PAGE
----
For W magazine, by Mia Adorante.
After 21 years helming her eponymous label, Bobbi Brown is kicking off her next chapter her ninth book, Beauty From The Inside Out, which covers such varied topics as makeup, wellness and aging, and a new lifestyle brand. “What I’ve realized if confidence means one thing, it just means you’re comfortable in your skin and it doesn’t happen until you are older.” she says. “It does not happen in your 20s. It doesn’t happen in your 30s. I think it really starts happening in your 40s, 50s, and for some women it’s beyond that.” Here, she shares a few lessons on moderation, taking a stepping back from the mirror, and the magic of pinching your cheeks.
You were a pioneer of natural makeup in the ‘80s, which was all about bold colors and heavy contouring. What was that like? Well, I didn’t realize that I was going against the grain, I was just doing what made sense to me. I didn’t think models and actresses looked pretty when I would see their faces with foundation that didn’t match their skin and brown things on the side of their face, so I started doing makeup to make people look healthy. I remember my first [photoshoot], of a beautiful model that looked tan and bronze and I showed it to a very well-known makeup artist at the time and he said, “Oh, you’ll never work. They’re never going to hire you with this kind of makeup. You have to do what we all do,” and I just never did and somehow people realized wow, they do look better.
How did you start your eponymous makeup line? I started really with one lipstick. I met a chemist and I asked him to make this one lipstick for me, because I couldn’t find a lipstick on the market that looked like lips and everything was so artificial. I asked him to mix and blend a few things, and he made it for me. And then I realized it was my lip color, and not everyone has the same lip color. So that’s when I started looking around and making all different lip colors. Honestly, there’s so many different color lips in the world. People don’t realize it, and that’s what makes a difference in the lipstick you choose, not the color of your skin. The color of your lips, because I could have a lipstick that looks like nude on me and someone else could put it on, it looks pasty on them, their lips are dark and if their lips are pale, they’ll look bright orange or bright pink. It’s really interesting.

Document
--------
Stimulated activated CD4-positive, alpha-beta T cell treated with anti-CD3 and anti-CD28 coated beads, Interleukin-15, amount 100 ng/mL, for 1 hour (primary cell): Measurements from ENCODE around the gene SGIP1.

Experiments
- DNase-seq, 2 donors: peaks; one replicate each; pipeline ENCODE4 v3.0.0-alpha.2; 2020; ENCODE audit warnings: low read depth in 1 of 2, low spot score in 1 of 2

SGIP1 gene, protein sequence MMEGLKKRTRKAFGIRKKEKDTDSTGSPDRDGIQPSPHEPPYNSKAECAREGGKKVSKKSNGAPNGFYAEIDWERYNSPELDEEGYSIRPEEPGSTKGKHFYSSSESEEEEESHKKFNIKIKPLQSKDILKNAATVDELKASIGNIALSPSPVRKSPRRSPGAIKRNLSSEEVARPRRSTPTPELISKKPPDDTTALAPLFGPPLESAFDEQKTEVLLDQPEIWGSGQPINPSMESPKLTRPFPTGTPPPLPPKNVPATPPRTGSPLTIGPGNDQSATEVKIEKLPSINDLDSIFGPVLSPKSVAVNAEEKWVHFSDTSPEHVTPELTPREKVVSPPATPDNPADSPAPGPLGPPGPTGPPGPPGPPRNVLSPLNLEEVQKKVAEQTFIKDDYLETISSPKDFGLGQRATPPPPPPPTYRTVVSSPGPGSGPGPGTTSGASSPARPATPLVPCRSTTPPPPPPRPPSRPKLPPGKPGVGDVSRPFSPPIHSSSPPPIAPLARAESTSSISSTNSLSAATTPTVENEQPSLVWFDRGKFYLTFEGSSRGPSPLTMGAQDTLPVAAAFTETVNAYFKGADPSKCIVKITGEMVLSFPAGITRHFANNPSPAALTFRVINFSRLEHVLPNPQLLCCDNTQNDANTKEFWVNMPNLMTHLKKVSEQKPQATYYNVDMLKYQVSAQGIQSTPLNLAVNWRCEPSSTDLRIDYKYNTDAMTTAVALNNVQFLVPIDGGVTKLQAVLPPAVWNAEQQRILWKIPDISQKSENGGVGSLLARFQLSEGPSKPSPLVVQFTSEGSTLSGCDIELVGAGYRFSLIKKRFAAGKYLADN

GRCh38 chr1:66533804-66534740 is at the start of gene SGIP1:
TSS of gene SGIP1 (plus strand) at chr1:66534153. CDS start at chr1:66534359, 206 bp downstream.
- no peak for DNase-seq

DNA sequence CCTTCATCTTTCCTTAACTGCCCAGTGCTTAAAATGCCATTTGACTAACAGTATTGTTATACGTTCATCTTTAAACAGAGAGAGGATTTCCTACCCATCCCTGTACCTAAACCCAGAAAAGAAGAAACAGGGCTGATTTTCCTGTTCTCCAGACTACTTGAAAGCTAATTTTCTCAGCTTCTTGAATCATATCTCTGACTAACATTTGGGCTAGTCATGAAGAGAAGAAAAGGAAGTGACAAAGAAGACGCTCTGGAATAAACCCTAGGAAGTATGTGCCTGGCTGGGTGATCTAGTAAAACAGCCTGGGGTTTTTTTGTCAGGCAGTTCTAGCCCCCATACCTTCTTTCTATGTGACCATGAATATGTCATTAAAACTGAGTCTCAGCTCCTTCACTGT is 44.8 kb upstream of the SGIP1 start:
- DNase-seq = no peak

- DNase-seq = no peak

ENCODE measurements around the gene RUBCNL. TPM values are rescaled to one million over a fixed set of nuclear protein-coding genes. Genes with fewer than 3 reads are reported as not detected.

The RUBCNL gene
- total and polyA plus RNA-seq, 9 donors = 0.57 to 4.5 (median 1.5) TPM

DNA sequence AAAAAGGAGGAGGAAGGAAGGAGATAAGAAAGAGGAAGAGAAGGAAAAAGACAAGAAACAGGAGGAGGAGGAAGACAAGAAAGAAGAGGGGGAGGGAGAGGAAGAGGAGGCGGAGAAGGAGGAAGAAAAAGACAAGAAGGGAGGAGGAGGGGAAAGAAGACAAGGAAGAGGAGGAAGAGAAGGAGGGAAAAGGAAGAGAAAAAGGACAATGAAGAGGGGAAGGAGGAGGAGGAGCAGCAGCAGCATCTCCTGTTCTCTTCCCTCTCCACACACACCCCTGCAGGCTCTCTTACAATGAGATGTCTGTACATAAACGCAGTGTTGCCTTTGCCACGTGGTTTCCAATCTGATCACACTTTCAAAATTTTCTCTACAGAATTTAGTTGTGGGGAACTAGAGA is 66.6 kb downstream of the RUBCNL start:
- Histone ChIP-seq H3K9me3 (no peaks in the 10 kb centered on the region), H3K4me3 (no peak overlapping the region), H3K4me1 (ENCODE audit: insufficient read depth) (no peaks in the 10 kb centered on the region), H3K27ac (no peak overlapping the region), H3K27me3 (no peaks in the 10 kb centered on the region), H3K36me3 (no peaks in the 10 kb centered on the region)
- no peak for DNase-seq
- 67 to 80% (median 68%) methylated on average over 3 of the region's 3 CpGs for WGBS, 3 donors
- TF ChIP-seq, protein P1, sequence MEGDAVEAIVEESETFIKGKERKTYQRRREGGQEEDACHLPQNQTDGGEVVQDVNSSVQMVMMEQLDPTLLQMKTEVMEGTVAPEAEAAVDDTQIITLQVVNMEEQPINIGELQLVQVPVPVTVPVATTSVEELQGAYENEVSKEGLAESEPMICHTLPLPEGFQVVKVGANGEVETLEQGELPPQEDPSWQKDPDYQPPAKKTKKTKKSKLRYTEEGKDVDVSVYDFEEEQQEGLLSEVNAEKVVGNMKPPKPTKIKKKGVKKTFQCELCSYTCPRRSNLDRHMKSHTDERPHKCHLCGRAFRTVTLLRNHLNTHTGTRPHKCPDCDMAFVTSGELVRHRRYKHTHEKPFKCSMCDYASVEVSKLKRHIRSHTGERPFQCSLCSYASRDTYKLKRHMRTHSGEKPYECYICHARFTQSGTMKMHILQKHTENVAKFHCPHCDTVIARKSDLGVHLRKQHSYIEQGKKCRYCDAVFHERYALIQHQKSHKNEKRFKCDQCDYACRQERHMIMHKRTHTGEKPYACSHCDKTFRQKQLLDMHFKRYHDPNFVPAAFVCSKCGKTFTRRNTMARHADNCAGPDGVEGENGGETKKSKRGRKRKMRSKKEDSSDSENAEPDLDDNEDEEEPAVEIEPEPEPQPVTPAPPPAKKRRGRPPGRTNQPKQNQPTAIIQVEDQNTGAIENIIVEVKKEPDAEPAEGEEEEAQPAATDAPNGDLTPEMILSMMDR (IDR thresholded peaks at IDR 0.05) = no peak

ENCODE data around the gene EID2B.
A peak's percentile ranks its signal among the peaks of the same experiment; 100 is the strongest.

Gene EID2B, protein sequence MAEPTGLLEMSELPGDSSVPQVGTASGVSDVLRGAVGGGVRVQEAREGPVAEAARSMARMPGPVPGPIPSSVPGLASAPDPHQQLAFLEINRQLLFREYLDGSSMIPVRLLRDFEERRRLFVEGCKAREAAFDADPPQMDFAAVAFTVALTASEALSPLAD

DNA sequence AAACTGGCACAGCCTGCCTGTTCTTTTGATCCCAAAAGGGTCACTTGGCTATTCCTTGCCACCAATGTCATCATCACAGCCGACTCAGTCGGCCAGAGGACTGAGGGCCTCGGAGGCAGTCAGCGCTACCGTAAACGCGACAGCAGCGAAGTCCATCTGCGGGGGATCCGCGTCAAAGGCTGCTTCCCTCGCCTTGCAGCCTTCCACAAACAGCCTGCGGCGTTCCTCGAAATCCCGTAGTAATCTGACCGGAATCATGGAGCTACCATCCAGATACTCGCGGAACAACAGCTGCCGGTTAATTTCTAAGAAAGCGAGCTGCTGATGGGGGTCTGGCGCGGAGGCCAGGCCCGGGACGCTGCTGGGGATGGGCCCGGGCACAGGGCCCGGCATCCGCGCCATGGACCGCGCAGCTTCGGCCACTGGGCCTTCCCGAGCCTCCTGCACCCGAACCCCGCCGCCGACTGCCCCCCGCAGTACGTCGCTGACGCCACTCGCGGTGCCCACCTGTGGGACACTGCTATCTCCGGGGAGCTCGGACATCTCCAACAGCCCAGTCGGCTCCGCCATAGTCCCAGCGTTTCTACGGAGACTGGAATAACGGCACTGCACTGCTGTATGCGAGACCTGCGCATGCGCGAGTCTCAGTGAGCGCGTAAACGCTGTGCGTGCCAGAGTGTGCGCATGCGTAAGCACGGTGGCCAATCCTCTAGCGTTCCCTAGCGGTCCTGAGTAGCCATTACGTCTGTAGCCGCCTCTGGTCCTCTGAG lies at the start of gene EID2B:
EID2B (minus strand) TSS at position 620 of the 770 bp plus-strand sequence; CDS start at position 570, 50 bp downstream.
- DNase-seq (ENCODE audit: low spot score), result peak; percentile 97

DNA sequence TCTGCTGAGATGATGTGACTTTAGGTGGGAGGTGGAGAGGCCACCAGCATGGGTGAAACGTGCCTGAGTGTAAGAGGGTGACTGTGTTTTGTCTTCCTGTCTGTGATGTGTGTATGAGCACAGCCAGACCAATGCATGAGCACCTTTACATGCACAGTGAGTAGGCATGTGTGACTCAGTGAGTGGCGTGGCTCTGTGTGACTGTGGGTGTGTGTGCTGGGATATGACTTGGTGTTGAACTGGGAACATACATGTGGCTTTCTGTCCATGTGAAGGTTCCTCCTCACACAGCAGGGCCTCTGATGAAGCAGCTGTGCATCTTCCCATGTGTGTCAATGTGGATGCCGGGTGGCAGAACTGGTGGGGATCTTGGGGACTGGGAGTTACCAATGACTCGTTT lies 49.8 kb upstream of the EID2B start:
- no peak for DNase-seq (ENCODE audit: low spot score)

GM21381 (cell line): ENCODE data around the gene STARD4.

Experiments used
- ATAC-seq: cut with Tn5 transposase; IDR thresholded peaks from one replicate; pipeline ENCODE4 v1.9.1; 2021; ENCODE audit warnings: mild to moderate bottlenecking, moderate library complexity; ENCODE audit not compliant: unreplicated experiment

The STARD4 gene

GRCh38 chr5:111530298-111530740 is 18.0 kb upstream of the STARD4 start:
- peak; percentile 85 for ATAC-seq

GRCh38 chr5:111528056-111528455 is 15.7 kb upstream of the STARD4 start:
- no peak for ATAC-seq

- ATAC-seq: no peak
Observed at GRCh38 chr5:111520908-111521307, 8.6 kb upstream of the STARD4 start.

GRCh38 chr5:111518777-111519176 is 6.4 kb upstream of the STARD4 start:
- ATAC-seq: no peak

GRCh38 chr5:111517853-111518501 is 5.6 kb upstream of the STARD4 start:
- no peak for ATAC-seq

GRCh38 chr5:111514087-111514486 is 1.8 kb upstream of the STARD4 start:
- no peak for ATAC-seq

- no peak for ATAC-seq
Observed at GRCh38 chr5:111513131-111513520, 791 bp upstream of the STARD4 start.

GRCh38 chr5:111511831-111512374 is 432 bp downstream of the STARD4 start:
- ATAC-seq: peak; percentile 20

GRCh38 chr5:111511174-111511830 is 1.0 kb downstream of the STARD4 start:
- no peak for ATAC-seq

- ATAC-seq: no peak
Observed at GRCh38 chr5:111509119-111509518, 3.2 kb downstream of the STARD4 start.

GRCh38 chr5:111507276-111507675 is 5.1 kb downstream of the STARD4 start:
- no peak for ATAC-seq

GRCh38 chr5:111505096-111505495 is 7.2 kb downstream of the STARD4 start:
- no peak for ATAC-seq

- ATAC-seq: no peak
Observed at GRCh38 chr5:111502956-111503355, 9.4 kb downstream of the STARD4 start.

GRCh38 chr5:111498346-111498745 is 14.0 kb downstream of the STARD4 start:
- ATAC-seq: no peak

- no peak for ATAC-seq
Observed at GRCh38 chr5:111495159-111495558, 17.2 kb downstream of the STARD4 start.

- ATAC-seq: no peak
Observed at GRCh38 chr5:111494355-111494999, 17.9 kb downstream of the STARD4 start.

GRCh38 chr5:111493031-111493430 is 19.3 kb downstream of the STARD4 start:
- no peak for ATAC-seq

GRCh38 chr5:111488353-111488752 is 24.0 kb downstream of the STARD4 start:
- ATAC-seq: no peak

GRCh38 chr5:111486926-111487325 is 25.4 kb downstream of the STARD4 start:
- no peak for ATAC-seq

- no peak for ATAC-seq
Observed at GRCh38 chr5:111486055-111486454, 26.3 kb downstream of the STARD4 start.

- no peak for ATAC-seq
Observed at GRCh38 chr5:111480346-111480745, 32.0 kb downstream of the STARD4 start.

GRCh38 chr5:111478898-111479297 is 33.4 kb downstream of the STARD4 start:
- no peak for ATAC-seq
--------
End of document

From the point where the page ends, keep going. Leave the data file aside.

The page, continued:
What was your first book? My first book was called Bobbi Brown Beauty. And the only reason I wrote a book is because I was on the beach and I met this really nice lady and her kid and I said, “What do you do,” and she said, “I’m a book agent.” I said, “Oh, I’ve always wanted to write a book.” And that’s how I got my first book.
And how has one kind of led to the next? I can’t believe I have nine books now! The second one, I guess, was [about] teenage beauty. I had a role in a lot of girls’ upbringing because the beauty book was not just how to look like someone else, it’s how to be the best version of yourself and how to deal with mean people, and how to cover a pimple. Being the mother of three boys, I’m so happy that I have been a part in girls’ lives, too.
What are the most common mistakes people make with makeup, in your opinion? Foundation should be the exact color of your skin meaning, hello? It’s kind of like what I’ve done is not brilliant, it’s just common sense. Blush should be the color of your cheeks when you pinch it. It’s common sense, to me. Your eyebrows, what color should your eyebrows be? Whatever the hair is.
How to find the right foundation shade: “On a makeup-free face, pick three shades close to your skin tone and apply them in two strips on your cheek. Check the colors in natural light; the color that blends in with your skin is the right one.” See the full interview on Wmagazine.com.
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